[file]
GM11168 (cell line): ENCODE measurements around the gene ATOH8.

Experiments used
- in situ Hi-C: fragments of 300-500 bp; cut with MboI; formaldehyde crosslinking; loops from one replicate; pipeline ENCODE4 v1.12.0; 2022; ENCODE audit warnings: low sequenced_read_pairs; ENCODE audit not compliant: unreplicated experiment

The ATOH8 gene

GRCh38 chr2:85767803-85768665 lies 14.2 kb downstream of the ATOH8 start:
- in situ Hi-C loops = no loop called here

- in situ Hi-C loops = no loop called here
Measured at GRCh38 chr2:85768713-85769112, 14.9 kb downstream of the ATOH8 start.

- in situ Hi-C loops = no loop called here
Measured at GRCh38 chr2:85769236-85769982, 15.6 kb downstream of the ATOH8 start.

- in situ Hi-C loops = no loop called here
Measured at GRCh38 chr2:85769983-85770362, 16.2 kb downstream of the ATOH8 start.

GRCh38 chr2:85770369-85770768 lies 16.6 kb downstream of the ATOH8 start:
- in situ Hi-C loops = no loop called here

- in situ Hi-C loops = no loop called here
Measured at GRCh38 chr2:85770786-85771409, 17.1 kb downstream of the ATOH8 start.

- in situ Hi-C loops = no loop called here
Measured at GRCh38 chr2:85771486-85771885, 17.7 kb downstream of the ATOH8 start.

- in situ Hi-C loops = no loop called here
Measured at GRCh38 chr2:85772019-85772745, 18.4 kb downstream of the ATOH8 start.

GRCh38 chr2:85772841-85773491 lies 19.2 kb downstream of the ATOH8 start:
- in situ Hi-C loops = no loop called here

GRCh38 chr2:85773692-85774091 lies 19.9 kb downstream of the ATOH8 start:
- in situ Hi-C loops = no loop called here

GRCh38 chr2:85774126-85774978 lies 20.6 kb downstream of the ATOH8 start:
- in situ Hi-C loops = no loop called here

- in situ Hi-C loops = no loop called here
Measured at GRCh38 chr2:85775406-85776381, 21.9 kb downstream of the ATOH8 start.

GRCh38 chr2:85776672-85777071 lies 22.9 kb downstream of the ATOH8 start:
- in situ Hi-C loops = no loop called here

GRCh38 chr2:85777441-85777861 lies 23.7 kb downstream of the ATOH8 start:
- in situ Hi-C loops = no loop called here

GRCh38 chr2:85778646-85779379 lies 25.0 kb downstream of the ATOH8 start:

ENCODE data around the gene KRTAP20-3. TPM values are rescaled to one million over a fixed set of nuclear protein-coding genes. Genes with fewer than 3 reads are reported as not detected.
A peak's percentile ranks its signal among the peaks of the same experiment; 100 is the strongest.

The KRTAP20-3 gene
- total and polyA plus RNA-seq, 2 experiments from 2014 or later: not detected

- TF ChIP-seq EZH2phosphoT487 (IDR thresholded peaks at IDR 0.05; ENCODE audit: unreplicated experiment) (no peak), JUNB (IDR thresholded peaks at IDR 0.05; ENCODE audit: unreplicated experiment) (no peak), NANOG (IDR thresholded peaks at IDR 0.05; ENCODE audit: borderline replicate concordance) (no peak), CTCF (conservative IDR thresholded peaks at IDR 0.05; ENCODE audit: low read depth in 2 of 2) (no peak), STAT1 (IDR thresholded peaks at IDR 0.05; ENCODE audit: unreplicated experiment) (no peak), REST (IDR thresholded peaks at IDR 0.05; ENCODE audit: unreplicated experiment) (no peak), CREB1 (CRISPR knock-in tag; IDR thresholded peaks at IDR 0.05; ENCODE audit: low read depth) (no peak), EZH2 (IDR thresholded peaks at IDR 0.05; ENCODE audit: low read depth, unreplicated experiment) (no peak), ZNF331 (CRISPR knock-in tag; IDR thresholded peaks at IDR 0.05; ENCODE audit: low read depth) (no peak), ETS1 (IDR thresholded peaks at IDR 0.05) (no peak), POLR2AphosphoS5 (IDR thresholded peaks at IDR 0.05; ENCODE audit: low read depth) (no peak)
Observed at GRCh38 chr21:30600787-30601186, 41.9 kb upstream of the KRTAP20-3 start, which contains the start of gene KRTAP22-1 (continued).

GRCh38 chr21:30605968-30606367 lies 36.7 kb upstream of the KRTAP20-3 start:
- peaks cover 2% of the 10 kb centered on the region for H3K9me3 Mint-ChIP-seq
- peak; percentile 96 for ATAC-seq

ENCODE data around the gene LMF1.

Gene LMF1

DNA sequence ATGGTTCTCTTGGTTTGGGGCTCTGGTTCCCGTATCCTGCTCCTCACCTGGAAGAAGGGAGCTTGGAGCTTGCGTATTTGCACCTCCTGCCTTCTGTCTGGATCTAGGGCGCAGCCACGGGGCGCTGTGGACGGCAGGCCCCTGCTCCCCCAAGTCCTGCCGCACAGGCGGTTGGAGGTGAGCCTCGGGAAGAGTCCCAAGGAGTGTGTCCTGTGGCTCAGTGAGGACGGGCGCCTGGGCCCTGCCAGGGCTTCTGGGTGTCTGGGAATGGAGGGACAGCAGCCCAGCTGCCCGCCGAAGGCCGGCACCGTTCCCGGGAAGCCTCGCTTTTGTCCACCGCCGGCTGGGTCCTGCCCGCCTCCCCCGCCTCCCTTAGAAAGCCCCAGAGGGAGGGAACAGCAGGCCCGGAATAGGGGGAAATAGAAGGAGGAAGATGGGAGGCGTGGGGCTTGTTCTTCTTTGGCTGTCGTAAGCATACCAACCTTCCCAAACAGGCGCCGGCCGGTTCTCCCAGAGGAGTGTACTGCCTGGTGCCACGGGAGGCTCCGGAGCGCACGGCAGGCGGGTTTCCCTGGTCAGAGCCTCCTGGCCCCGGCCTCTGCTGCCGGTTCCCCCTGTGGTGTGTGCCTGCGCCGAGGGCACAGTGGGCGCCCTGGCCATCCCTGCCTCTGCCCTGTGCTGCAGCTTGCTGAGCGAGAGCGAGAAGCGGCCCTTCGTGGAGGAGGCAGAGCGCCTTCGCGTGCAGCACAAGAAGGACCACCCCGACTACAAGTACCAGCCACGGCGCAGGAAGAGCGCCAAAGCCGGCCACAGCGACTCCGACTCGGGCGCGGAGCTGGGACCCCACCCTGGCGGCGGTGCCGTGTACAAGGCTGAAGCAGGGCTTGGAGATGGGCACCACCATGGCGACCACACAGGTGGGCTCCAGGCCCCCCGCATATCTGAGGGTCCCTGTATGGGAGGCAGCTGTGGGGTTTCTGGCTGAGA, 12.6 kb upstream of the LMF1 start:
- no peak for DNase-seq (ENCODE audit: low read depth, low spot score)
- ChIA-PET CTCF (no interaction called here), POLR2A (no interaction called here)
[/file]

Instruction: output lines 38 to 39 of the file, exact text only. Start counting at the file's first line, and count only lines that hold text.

- TF ChIP-seq EZH2phosphoT487 (IDR thresholded peaks at IDR 0.05; ENCODE audit: unreplicated experiment) (no peak), JUNB (IDR thresholded peaks at IDR 0.05; ENCODE audit: unreplicated experiment) (no peak), NANOG (IDR thresholded peaks at IDR 0.05; ENCODE audit: borderline replicate concordance) (no peak), CTCF (conservative IDR thresholded peaks at IDR 0.05; ENCODE audit: low read depth in 2 of 2) (no peak), STAT1 (IDR thresholded peaks at IDR 0.05; ENCODE audit: unreplicated experiment) (no peak), REST (IDR thresholded peaks at IDR 0.05; ENCODE audit: unreplicated experiment) (no peak), CREB1 (CRISPR knock-in tag; IDR thresholded peaks at IDR 0.05; ENCODE audit: low read depth) (no peak), EZH2 (IDR thresholded peaks at IDR 0.05; ENCODE audit: low read depth, unreplicated experiment) (no peak), ZNF331 (CRISPR knock-in tag; IDR thresholded peaks at IDR 0.05; ENCODE audit: low read depth) (no peak), ETS1 (IDR thresholded peaks at IDR 0.05) (no peak), POLR2AphosphoS5 (IDR thresholded peaks at IDR 0.05; ENCODE audit: low read depth) (no peak)
Observed at GRCh38 chr21:30600787-30601186, 41.9 kb upstream of the KRTAP20-3 start, which contains the start of gene KRTAP22-1 (continued).